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Bringing life and hope to survivors of Sulawesi disaster

Christian radio broadcaster FEBC is trying to get a first-response radio team into Palu, Sulawesi, to provide emergency programming for survivors of Friday’s tsunami which followed a 7.5 magnitude quake that struck off the Indonesian coast.

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Hundreds of people died, cars were smashed and major infrastructure destroyed when 5m high waves crashed ashore in the city after the quake struck about 80km north of Palu.

People need reassurance that it’s not the end of the world.

Kevin Keegan, national director of FEBC Australia, says radio is “absolutely critical” in the immediate aftermath of any disaster, because people need to find out what is happening. However, its local partner in Palu, Damai FM Radio, is unable to operate despite its tower being undamaged because of extensive damage to its buildings.

FEBC (Far East Broadcasting Company) is an international radio network that airs Christian programmes in 149 languages. It partners with about 70 to 80 local radio stations in Indonesia, and specifically trains first-response teams based in Jakarta to assist in what is a disaster-prone area. The teams bring in a portable studio in a suitcase, an antenna along with a mixer, small laptop and transformer to provide expertise on the type of messaging needed in emergency situations – including offering words of hope and life.

“People need reassurance that it’s not the end of the world. In these types of situations, they need to be aware of what resources are available, when services will continue, etc,” he says.

“Even being able to have some normal broadcasting in the evening, play some music, just something that brings back normality in a critical situation because when the power goes down it’s almost like this empty void of anxiety builds in people.”

“Their main role is to work with the emergency services on the ground, so they become their communication point, and to make sure there’s effective messaging going out to help in civilness in this situation.”

Keegan said first-response team members were seeking to get into Palu but it was too difficult to fly in because of a blockade at the local airport by people trying to flee; meanwhile, trained people in nearby islands were looking at ways to reach Palu by boat.

“The big problem we have is that there is not enough electricity in the city and no fuel. So we will have to take in a generator and diesel fuel to operate emergency programming,” he said.

“Their main role is to work with the emergency services on the ground, so they become their communication point, and to make sure there’s effective messaging going out to help in civilness in this situation.”

With none of the radio stations in Palu working, FEBC in Jakarta is communicating with a group of dedicated businessmen in Palu and staff of Perkantas/IFES (International Fellowship of Evangelical Students) to distribute radio receivers to allow refugees to receive programme broadcasting, according to FEBC Indonesia director, Jusak Widjaja.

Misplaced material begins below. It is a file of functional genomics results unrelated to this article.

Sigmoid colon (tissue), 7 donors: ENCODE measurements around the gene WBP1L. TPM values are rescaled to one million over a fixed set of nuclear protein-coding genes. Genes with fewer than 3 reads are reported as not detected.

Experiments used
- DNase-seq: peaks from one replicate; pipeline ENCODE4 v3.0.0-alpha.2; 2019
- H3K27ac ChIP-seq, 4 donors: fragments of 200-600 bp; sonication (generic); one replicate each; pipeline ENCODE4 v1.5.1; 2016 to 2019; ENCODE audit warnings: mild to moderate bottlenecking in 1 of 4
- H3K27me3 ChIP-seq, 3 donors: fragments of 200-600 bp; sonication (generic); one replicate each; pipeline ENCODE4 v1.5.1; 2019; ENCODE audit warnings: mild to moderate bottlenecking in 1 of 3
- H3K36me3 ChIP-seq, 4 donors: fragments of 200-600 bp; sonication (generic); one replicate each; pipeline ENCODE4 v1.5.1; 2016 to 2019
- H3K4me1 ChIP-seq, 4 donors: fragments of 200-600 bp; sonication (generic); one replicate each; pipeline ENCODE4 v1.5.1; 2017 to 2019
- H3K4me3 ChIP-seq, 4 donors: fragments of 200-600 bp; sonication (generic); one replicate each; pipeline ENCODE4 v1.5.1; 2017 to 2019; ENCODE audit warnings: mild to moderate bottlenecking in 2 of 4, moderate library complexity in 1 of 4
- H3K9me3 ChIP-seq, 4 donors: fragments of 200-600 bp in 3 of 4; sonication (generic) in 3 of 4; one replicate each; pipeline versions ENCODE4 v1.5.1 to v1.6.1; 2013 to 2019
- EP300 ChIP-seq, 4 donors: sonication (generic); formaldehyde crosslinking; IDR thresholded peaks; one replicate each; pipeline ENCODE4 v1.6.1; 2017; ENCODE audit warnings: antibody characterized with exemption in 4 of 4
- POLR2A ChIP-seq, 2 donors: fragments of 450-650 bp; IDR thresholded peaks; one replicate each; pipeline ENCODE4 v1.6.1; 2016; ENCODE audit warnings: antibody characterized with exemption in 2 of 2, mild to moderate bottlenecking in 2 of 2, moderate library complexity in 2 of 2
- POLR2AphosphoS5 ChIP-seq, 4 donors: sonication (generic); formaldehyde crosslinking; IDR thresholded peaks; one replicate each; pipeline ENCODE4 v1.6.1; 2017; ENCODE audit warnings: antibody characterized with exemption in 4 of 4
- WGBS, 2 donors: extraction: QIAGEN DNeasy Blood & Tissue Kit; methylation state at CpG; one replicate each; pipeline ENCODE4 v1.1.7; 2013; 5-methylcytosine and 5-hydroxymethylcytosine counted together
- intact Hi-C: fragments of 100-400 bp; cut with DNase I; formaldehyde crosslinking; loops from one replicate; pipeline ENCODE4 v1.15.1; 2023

Australian Church Missionary Society missionary Andrew Buchanan, who is on home assignment after a posting at Toraja in South Sulawesi, said the church in Toraja had sent truckloads of goods to Palu, about 12 hours away by road, to help people connected with the church.

“Palu is majority Muslim but there are quite a lot of Christians and a number of those are part of the church at Toraja,” he said.

Buchanan said what people were most short of at the moment was water and food, but the roads into Palu were still unstable with continuing tremors.

He said the Indonesian government’s response was far more advanced than it was in the devastating Aceh earthquake and tsunami 14 years ago; however, the population was still ill equipped to cope with the scale of the disaster.

“For example, the runway had some damage to it but was still able to take landings from military planes, so Hercules planes were flying in bringing supplies and volunteers, but you had a whole lot of family people who wanted to get in first so they could look for their family members.

“Then when they get there, they realise there’s no food and water and they demand to be taken back and so you’ve got chaotic things like this which hamper aid efforts.

“There’s some looting as well, although the government has actually given people permission to take stuff from supermarkets and so people are taking food and water. But, of course, supermarkets don’t have all that many days’ supply either.”

As Tim Costello, chief advocate for World Vision Australia, prepared to leave for Sulawesi, groups such as  YWAM, World Vision (Indonesia), Red Cross (Indonesia), and other local groups were already on location.

You can help in recovery efforts by donating to any of the following Christian charities:

World Vision – donate here.  TEAR Fund – donate here. CBM (targeting the disabled) – donate here.  Caritas (Catholic Agency for Aid and Development) – donate here. Anglican Overseas Aid – donate here. 

Ethnos360 Aviation is a church serving aviation team that is partnering with MAF and Helivida to provide food, clean drinking water, and other relief supplies necessary to help sustain Palu in the aftermath of the earthquake and tsunami. Donate here.

Marcelle Rodgers, former CMS missionary in Sulwesi, is channelling funds to affected women in villages through her Indonesian Cards by Village Women company. St George Account: 455717753 Account Type: SCA-Charity BSB No: 112-879.

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